As this is purely a point and shoot camera with no manual controls, the Panasonic Lumix DMC-TZ3 is not overly complex in terms of the number of external controls that it has. I counted 12 in total. The majority of the controls are clearly labeled and common to most cameras. There's a traditional dial on the top of the camera that lets you select the various shooting and scene modes, plus image playback. This dial is a typical feature of SLR cameras, and enables you to quickly change between the various modes. It does have one drawback - you have to keep switching between the shooting or playback modes, rather than just pressing a button to review your images whilst in a shooting mode, as on most other digital cameras (although the Rev button on the back of the camera provides limited playback functionality). Interestingly there are two Scene modes on the dial, both of which offer exactly the same options, but which can be set independently of each other, allowing a little customization of the camera setup. Also found on the top of the camera are the on/off switch, zoom lever, shutter button and the optical image stabilisation button. On the rear of the camera is a new Func button, which is a very welcome addition, as it provides quick access to most of the principal creative controls, including ISO speed, image size, image quality and white balance (there are 6 settings in total). You can still access all of these options from the main menu system too.
Panasonic have added a new Extra Zoom feature to the DMC-TZ3, which basically works by digitally increasing the zoom from 10x up to a maximum of 15x by only using the central part of the image. To achieve that increase, though, a smaller image size has to be selected by the user. Choosing the 3 megapixel mode means that you can zoom up to 15x, whilst 5 megapixel provides a 12x zoom (both in the 4:3 aspect ratio). Fairly useful if you don't mind the decrease in resolution, but you do have to set the camera to the right picture size before the extra zoom function works. It would have been a much better system if the camera intelligently increased the zoom and then decreased the size of the image. Also, the maximum zoom levels in the 3:2 and 16:9 modes aren't quite as good (12.6x at 4.5M and 13x at 3.5M respectively). When activated, EZ is displayed next to the horizontal zooming scale.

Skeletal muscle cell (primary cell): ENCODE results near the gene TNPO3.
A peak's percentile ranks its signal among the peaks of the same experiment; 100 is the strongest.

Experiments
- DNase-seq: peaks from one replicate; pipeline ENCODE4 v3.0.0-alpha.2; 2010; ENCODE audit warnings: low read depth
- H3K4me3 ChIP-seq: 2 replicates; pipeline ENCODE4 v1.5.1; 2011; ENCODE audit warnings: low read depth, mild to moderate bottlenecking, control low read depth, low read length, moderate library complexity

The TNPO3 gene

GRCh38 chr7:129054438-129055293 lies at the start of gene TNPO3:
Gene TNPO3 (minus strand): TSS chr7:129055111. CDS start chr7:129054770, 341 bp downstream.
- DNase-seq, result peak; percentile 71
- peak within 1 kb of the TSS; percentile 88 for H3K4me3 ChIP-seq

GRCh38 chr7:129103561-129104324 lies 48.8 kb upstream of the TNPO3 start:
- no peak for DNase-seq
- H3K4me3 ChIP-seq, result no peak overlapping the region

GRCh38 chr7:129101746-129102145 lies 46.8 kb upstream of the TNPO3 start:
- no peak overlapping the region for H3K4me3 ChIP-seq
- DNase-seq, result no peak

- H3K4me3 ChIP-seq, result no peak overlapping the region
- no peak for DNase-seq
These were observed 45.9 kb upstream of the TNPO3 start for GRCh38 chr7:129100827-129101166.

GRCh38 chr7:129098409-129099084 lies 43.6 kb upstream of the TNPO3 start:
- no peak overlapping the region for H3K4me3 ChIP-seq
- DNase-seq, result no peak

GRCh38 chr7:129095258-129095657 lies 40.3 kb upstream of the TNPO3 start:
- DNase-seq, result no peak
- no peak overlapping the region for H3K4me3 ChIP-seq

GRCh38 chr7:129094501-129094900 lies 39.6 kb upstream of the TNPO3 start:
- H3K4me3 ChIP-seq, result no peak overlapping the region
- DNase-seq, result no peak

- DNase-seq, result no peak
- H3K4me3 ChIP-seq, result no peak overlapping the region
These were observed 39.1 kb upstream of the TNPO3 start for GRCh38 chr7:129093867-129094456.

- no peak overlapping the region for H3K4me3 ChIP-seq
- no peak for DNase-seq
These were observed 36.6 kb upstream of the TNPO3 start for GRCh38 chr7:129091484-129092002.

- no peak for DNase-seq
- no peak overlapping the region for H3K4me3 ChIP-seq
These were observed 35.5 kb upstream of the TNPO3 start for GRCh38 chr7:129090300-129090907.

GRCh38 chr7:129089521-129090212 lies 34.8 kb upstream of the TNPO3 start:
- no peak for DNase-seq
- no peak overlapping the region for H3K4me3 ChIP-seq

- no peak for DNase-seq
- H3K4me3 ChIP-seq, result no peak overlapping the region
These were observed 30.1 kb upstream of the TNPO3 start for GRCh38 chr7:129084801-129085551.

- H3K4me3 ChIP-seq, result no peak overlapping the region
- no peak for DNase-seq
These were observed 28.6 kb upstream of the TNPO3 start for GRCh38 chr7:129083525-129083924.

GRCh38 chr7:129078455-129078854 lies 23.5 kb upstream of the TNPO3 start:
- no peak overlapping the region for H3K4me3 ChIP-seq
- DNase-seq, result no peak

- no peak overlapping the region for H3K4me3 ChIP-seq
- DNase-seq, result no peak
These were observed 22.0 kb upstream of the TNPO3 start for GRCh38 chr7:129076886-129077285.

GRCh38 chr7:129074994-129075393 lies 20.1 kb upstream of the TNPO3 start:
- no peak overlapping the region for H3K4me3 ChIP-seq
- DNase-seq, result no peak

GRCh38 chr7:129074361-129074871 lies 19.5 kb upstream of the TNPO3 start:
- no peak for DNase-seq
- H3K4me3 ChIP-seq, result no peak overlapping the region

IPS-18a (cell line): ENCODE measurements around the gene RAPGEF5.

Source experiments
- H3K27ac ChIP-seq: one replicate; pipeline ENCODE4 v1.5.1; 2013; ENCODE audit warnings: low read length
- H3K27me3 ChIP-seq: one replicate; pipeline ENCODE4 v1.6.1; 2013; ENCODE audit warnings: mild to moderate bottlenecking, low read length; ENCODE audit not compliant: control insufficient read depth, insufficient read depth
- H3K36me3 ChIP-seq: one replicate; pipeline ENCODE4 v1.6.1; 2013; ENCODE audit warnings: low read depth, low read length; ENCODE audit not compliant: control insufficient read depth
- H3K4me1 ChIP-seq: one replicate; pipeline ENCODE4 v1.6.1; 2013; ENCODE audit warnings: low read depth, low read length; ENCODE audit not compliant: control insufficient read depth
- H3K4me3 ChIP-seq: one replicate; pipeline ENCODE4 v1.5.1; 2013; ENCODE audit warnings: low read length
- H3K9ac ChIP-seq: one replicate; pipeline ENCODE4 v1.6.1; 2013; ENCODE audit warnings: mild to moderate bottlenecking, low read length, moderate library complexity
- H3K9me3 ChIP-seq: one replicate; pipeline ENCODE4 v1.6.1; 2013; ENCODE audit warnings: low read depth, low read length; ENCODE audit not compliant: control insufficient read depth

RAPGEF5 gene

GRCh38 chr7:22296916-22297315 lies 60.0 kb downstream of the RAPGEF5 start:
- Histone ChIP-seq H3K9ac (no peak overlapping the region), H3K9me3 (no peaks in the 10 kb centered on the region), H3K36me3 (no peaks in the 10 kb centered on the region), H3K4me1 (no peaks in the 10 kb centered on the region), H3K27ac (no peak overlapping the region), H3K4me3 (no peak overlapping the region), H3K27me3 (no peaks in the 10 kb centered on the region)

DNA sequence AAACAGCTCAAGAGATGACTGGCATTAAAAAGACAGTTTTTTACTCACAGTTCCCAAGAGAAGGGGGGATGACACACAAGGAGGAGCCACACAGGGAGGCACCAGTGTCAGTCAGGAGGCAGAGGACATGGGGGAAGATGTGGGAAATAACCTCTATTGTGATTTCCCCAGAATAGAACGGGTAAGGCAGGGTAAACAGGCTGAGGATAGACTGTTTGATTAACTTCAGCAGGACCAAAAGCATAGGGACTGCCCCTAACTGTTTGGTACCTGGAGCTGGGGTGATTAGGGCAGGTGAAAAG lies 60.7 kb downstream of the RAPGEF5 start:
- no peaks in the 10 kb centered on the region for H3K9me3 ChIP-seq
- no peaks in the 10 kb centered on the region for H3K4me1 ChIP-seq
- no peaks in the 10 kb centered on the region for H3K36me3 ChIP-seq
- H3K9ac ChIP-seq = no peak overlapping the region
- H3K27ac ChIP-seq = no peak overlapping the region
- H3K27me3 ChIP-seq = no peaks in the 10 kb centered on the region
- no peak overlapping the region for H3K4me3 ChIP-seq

|Main Menu||Main Controls - Top|
If you have never used a digital camera before, or you're upgrading from a more basic model, reading the easy-to-follow manual before you start is a good idea. Thankfully Panasonic have chosen to supply it in printed format, rather than as a PDF on a CD, so you can also carry it with you. The very large 3 inch LCD screen is the only way of framing your shots, so if you have to have an optical viewfinder, look elsewhere now, but I found that the high-resolution screen coped admirably with the majority of lighting conditions. There's a clever mode called High Angle, which essentially brightens the LCD screen when the camera is held over your head so that it is perfectly viewable, which is great for shooting over the heads of a crowd. The various icons used to represent the camera settings are clear and legible, although I was annoyed by the "Press LCDMode for 1 sec" message along the bottom of the screen, which is displayed whenever you press the Display button.